The Butler is a sweeping historical drama inspired loosely by the life of real White House worker Eugene Allen, who worked at the Washington D.C. residence for thirty four years from 1952 to 1986 serving seven different Presidents. The film marks somewhat of a departure for director Lee Daniels whose previous work, including 2009’s Precious and 2012’s The Paperboy have been masterclasses in the seedy, the gritty and the downright uncomfortable.
The film is ambitious in its attempt to encapsulate more than half a century’s worth of racial struggle, ranging from the workers of the cotton fields of Georgia to the fight against apartheid in South Africa, and protagonist Cecil Gaines, played by Forest Whittaker, provides the audience with eyes and ears on perhaps the most sensitive subject matter that each leader of the United States of America has had to face during their individual tenures. Gaines remains stoic and loyal to each President as they come and go, and his refusal to take a political stand leads to his rise in popularity and stature within the White House over his career as we him rise through the ranks and ultimately become head butler. But it is Cecil’s family life and the personal race related sacrifices that lie at the heart of The Butler. The filmmakers use artistic license and move away from the true story by giving him two sons, one whom becomes involved in the civil rights movements of the South, the other whom chooses to go and serve in the Vietnam war. These two separate subplots clearly provide a very convenient parallel between fightings for one’s country and what can be perceived as fighting against it, but the strength of acting and depth of backstory assure that the convenience of the plot does not seem cheap to the audience.
The marketing and publicity for the film has been very keen to emphasise that it is only loosely based on the real life of Eugene Allen, and the way the film plays out is very clearly constructed to feel reminiscent of a picture like Forrest Gump. Though not alike in terms of the latter’s whimsical comedy, The Butler and Forrest Gump share that peculiar motif of historical coincidence, being in the right place and the right time and having almost a direct impact on major events. This is often played out in short conversations Cecil has with different Presidents throughout the film, whether talking to John F. Kennedy about the Freedom Bus, or Ronald Reagan about South Africa. The impact he is shown to have on these men at times borders on the unbelievable, but the tone of the film allows this to happen without much opposition being felt.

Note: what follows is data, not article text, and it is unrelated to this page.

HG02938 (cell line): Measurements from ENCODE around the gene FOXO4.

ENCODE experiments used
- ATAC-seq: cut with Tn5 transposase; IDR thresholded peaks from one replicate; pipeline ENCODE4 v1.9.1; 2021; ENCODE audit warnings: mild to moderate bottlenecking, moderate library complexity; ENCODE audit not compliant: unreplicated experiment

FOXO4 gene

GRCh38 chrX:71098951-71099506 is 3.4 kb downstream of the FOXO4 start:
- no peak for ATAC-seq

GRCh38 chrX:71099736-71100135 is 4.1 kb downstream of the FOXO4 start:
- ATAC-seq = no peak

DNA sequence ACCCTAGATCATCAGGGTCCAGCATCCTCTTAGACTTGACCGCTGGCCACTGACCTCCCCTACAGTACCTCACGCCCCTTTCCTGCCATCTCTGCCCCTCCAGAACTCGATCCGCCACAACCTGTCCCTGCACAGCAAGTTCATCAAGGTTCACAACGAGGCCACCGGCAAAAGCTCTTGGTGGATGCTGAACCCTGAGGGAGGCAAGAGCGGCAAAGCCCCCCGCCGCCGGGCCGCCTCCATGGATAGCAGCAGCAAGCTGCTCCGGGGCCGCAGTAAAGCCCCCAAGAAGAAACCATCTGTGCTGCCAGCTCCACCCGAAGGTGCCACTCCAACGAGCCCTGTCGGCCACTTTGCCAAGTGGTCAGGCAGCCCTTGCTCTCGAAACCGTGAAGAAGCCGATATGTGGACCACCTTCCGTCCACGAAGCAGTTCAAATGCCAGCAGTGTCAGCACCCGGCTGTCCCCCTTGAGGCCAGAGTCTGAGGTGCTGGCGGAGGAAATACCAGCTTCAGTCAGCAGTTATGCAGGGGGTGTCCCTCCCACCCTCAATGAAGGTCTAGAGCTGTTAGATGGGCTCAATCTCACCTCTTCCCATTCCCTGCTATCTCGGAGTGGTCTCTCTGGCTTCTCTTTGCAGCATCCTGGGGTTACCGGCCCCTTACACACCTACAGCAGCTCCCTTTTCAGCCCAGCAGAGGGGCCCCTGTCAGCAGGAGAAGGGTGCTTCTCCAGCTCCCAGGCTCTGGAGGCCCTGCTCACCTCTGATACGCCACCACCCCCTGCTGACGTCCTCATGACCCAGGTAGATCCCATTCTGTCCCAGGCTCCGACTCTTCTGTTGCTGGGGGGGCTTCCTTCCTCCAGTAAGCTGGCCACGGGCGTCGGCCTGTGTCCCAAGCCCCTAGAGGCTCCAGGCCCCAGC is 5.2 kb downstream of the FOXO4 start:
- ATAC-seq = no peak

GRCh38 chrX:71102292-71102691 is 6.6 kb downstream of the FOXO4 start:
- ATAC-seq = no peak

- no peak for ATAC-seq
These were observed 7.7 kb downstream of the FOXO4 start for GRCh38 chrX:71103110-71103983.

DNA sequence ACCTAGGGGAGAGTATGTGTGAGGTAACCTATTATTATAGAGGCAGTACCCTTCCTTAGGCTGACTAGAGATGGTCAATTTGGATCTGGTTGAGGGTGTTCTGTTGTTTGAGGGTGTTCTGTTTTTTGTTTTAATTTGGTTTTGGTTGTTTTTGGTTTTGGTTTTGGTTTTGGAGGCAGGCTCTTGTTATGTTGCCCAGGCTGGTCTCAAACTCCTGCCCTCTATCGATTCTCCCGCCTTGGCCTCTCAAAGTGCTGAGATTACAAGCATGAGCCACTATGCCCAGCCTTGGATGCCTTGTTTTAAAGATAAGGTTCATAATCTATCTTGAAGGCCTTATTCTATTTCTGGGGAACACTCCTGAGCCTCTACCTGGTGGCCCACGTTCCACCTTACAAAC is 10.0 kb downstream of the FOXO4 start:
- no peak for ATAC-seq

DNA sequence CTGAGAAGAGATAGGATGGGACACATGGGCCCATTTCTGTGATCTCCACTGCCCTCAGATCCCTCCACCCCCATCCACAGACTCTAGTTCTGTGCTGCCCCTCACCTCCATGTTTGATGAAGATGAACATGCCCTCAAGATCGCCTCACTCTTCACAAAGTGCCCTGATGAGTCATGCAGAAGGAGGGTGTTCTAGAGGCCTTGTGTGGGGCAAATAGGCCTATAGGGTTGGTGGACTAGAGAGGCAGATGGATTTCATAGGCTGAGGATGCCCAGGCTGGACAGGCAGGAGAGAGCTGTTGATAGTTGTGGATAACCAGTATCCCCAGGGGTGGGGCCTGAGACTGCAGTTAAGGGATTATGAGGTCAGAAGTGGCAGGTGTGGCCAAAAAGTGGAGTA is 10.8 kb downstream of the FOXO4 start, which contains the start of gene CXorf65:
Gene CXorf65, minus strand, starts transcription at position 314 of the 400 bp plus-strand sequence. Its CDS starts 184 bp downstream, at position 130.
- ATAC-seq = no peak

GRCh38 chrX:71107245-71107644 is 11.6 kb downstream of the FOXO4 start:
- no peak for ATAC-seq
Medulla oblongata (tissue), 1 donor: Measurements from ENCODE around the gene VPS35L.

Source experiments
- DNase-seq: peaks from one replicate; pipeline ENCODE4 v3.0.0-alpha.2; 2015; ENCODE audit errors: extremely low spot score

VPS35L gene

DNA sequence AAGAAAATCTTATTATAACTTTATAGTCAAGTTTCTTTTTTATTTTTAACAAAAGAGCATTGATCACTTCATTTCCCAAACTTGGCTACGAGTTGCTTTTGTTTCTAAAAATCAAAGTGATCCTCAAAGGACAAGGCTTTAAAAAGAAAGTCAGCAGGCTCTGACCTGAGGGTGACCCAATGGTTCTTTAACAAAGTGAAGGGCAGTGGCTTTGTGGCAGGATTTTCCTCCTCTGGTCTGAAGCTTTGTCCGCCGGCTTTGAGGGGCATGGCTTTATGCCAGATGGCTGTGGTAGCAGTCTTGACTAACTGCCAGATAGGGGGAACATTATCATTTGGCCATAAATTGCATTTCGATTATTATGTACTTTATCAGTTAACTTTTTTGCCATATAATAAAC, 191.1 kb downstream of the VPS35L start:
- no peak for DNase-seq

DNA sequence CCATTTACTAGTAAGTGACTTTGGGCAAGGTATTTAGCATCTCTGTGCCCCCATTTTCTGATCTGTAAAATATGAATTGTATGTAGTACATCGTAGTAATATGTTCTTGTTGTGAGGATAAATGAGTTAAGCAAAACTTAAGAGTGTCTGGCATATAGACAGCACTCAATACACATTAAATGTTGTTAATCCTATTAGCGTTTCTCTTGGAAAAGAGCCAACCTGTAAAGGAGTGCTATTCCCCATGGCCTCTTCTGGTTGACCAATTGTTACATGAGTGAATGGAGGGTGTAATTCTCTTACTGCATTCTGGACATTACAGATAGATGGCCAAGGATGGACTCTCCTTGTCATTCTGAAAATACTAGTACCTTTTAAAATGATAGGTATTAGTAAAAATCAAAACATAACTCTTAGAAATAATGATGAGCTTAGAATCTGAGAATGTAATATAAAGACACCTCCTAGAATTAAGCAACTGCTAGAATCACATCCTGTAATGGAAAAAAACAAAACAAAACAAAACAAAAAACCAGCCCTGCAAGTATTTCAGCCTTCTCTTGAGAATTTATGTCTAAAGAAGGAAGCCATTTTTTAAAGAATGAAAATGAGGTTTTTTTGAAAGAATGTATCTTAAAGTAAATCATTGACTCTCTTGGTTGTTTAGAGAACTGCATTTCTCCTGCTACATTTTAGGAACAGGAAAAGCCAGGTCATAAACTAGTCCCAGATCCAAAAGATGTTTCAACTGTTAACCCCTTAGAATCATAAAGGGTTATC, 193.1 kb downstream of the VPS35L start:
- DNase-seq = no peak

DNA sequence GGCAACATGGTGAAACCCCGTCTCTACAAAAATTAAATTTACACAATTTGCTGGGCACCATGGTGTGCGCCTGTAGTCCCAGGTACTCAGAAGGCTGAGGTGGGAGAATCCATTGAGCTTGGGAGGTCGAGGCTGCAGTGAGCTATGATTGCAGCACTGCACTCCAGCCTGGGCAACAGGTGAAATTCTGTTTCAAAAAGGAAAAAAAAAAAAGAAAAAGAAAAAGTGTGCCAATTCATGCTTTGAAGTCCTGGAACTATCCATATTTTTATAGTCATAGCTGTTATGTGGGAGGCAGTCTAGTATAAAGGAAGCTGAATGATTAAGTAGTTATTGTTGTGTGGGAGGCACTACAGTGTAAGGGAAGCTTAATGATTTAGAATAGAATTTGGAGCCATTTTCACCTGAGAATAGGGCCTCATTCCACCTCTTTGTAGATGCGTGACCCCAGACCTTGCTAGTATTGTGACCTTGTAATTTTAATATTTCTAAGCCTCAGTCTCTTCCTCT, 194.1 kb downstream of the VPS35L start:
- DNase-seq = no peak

The standard of acting and performance is exactly what one has come to expect from a Lee Daniels picture, excellent. Whittaker is humble yet commanding in the main role, a man surrounded by prejudice and pain but stoic in his morals and dependency. David Oyelowo as freedom fighting son Louis is impressive, portraying that almost unimaginable anger at the prejudice thrown toward his race whilst at the same time longing for the acceptance of his disapproving father. Special mention though has to go to Oprah Winfrey as Cecil’s wife Gloria. Casting off her television personality immediately, Winfrey gives a stand out performance as a woman with many flaws, caught between her love for her revolutionary son and her conservative husband. It takes something special to be able to steal the scene away from the winner of the Best Actor Academy Award, but she manages to achieve it time and time again.
Though well up on it’s quota of schmaltz and at times running the danger of falling in with any number of Hallmark style historical TV dramas, The Butler carries with it a sharper and darker edge that I had not expected. Rather than skirting around the numerous instances of racial tension and tragedy that these characters encounter, Daniels’ old habit of not holding back can be identified in lingering scenes that portray the lynching of a black couple, the brutality of a Georgia cotton farm owner and numerous injustices committed upon people of colour by the Ku Klux Klan. These shocking scenes help to elevate the film above those lesser historical adaptations that seem to favour sentiment over harsh truth, and leads me to respond in the way I usually do to any film of this nature regarding civil rights or, for example, Jewish persecution, sheer disbelief and astonishment at just how recently these events occurred. It is so easy for younger generations to disregard these struggles as ‘times gone by’, and for this reason The Butler does a great service to history by highlighting the fact that in 1986, the year of Cecil’s retirement from the White House, issues of racial prejudice and persecution were still being confronted by Ronald Reagan, just as they were by Dwight D. Eisenhower on his very first day as butler. The film takes us all the way up to 2008 and the election of Barack Obama as the first African American President of America, resulting in an incredibly satisfying and emotional final few scenes that I defy anyone not to shed a tear at.
Overall, The Butler is more or less what I expected it to be. A well acted, well told story that toys with your emotions in a the way that only a well made historical drama can do. Don’t let the running time of two hours and fifteen minutes feel you in to thinking it will be slow, the picture is fast paced and rolls from President to President with still enough time to build believable and meaningful backstory for Cecil and the members of his family. I wouldn’t be surprised to see it among the nominees for Best Picture at the start January, nor would I be shocked to see Oprah Winfrey listed as one of the five best supporting female roles of the year.